F. E. Feeley Jr will be on WROTE to talk about Borderland later in the summer, so don’t miss it!
Okay, so on first reading the blurb, this book doesn’t sound like a whole barrel of laughs. Borderland is the story of a young married couple, but of the MC’s has a one-way ticket to the next realm, via a terminal cancer diagnosis. Their final journey to George’s home town is hindered by their car breaking down in a ferocious storm, just outside the gates of an old hotel, the Borderland. This hotel has all the elements of “don’t go there or you won’t come out,” but George and Jason have no choice. George is sick and needs looking after.
In less accomplished hands, this premise could turn into a horrible, excruciating mess, but the authors are none other than F E Feeley Jr (author of the majestic When Heaven Strikes and Hallelujah) and Jamie Fessenden, whose genres include the searing (Violated) and the cheeky (Bigfoot Hunters In Love.) That mix of spirituality, horror, gut-wrenching emotion and dark humour is just what a story like this needs. Cancer is a serious subject, and it is treated with respect., but it is married with a good dose of black comedy and genuine creeps.
After a slightly muddled start of their stay, George and Jason begin to twig that All Is Not As It Seems. There are some great visuals, from the pristine hotel turning to a cold dusty wreck and back again, to the guests being alive one moment and very dead the next. There is a hall of mirrors feel about the place, and a garden maze that never seems to end. The genteel owner of the hotel, Rebecca Thibault, is part-Mrs. Danvers/part-Mary Poppins, and Harry, the gardener, is a deceptively simple man who misses nothing. There are tiny dramas occurring amongst the staff, from the young couple who want to be together to the torrid three-way affair of a travelling theatre troupe. The way this story plays out is hideously sinister, with the two MC’s running down endless corridors filled with unearthly screams, being pursued by a demon whose goal is endless misery for guests past and present.
And yet… just read this.
It had been months, and now he needed this man—his lover, his husband—more than ever. He needed him to suspend time. Here in this moment, he wasn’t dying. Here in this moment, as they made love touched by the silver moonlight from the window, he was immortal.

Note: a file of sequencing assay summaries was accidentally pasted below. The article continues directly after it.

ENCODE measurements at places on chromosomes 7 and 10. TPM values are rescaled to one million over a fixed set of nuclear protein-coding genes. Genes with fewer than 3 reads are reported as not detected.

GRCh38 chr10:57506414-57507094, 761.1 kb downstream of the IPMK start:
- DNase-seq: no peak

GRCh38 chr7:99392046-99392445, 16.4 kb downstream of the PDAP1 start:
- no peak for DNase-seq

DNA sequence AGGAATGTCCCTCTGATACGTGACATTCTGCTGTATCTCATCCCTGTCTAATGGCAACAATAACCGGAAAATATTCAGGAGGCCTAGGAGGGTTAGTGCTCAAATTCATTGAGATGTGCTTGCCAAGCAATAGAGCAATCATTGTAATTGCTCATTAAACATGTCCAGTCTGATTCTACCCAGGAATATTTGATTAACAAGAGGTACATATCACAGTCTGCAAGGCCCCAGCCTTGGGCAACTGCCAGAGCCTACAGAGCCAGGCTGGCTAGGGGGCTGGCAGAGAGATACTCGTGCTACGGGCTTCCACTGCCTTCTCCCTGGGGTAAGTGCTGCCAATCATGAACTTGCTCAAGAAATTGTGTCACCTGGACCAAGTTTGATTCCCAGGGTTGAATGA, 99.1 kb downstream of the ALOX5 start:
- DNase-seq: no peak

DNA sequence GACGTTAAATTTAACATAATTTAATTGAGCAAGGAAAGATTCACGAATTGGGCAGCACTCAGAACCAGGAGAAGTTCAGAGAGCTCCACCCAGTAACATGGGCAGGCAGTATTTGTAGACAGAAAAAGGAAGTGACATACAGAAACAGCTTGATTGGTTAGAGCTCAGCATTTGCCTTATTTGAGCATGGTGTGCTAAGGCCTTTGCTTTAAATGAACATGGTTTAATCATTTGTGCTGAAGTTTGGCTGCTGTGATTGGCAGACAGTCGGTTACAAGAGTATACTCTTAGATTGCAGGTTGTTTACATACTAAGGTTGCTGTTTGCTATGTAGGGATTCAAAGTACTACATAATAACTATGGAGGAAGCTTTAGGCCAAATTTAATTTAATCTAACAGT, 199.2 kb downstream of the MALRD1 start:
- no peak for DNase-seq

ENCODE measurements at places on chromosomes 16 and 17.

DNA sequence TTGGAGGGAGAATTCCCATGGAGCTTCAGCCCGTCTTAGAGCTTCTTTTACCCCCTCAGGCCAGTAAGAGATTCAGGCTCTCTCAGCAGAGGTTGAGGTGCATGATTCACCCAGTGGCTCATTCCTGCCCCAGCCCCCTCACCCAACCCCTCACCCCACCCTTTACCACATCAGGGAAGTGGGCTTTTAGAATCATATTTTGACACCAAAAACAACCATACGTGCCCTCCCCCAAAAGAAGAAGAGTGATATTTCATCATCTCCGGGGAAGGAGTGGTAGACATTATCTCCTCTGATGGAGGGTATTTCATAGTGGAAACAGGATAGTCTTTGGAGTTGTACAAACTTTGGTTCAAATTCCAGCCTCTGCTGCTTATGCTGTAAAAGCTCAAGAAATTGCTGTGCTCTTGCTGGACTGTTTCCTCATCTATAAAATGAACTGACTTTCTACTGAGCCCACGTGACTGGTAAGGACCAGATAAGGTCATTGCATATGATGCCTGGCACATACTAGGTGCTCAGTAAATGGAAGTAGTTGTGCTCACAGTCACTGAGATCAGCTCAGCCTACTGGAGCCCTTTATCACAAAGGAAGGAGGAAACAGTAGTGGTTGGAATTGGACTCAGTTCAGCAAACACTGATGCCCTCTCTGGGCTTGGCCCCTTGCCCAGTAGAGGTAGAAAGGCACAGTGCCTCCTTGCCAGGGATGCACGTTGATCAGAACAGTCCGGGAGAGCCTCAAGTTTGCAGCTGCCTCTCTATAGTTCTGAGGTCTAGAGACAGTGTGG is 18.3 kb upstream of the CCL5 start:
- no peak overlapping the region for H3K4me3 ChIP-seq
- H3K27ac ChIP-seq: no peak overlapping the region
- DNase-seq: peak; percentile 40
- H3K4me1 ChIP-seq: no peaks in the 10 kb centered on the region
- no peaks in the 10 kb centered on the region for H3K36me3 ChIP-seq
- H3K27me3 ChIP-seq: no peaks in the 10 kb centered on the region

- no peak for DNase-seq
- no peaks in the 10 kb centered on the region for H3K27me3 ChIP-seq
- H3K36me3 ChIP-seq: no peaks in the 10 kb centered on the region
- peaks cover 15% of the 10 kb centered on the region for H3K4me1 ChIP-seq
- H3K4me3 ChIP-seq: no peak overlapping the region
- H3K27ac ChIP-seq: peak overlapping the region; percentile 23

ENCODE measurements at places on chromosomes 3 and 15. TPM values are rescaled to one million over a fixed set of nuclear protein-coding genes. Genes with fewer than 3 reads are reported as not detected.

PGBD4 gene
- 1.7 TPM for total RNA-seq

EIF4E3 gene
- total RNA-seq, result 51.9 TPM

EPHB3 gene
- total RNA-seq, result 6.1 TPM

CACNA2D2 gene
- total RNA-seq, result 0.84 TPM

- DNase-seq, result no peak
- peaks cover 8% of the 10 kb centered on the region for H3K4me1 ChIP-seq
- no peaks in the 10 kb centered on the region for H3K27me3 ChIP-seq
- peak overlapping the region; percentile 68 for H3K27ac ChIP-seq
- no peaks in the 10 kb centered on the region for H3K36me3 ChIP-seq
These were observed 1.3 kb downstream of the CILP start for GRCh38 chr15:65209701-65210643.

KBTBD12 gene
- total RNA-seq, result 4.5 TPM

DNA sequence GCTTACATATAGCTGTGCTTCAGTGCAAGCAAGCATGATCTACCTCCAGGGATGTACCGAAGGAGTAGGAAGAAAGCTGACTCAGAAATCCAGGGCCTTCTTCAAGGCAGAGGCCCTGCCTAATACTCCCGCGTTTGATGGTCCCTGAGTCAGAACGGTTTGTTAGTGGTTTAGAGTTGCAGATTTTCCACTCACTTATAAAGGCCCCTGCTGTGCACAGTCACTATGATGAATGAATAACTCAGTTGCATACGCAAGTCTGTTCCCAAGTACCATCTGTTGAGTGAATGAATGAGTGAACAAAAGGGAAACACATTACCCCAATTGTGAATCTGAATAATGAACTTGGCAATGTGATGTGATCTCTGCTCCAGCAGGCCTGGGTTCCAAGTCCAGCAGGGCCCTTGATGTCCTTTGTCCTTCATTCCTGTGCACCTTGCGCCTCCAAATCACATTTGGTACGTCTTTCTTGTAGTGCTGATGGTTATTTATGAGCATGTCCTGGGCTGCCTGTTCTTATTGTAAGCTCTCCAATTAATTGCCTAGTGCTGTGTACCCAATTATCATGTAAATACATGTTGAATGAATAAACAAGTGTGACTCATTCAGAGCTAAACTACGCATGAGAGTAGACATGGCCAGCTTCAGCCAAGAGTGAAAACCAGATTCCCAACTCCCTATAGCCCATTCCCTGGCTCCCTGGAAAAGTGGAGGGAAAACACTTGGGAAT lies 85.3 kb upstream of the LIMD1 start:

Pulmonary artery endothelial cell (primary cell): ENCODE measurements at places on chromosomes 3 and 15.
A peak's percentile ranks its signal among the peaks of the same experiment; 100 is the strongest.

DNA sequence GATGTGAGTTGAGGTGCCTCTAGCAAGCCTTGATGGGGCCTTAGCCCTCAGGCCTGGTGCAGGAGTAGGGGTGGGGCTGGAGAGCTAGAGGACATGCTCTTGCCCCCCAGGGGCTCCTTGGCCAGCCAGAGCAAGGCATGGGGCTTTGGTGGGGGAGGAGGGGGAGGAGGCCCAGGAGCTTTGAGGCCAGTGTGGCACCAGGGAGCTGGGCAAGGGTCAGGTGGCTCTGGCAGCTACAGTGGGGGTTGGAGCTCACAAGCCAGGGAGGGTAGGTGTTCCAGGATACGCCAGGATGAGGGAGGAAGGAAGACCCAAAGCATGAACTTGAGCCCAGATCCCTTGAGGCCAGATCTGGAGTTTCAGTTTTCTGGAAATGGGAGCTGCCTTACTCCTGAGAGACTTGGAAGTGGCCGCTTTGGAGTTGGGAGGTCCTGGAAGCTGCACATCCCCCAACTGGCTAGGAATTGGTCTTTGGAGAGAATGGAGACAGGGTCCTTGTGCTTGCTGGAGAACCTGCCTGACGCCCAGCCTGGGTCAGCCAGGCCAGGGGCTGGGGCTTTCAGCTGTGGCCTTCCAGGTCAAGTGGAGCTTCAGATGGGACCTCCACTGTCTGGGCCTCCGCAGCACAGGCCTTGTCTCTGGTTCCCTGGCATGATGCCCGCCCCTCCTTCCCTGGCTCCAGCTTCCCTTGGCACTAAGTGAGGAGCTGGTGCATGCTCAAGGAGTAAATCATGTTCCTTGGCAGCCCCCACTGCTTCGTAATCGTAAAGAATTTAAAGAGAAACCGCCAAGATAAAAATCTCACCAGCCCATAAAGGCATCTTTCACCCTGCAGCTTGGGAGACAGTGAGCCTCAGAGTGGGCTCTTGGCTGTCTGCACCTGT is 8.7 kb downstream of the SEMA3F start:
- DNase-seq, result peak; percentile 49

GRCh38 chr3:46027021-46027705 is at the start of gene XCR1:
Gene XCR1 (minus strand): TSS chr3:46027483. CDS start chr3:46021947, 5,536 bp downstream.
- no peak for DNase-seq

It’s a tiny taste of which tells you all you need to know about the beauty of this book. The prose is beautiful, elegant, poignant and heartbreaking at times.
There are nods to the Eagles’ classic, Hotel California, and the plot also weaves in the Spanish Flu epidemic from 1920, together with colourful characters from the Jazz Age. It’s a glorious technicolour chase for the truth through a haunted house where the walls come alive and yawning pits will swallow the unwary. George and Jason are the unwitting witnesses to a drama which has been going on behind the fetid walls for decades, but their presence, their love and their sexuality is unnerving the inhabitants of the hotel and encouraging them to let go of the narratives they have held onto for a century.
I’ve never read a ghost story quite like this one before, but I’m so glad I took a chance on it. Despite the unlikely premise, the ending is curiously uplifting. Fessenden and Feeley make a formidable writing team and I hope they collaborate on another novel soon.
They were young.
In the prime of life and recently married.
And then the diagnosis came.
George and Jason make arrangements to travel back to George’s home state of Vermont so he may pass away in the town where he grew up, but a terrible storm diverts the couple into the gates of an out-of-the-way hotel called Borderland.
Sure, the employees are well dressed and polite. Sure, the food and entertainment are old-time fare. But it’s all a schtick, right?
Or is there something far more sinister at work here?
Welcome to the Borderland Hotel, where you may check in, but you’ll never, ever leave.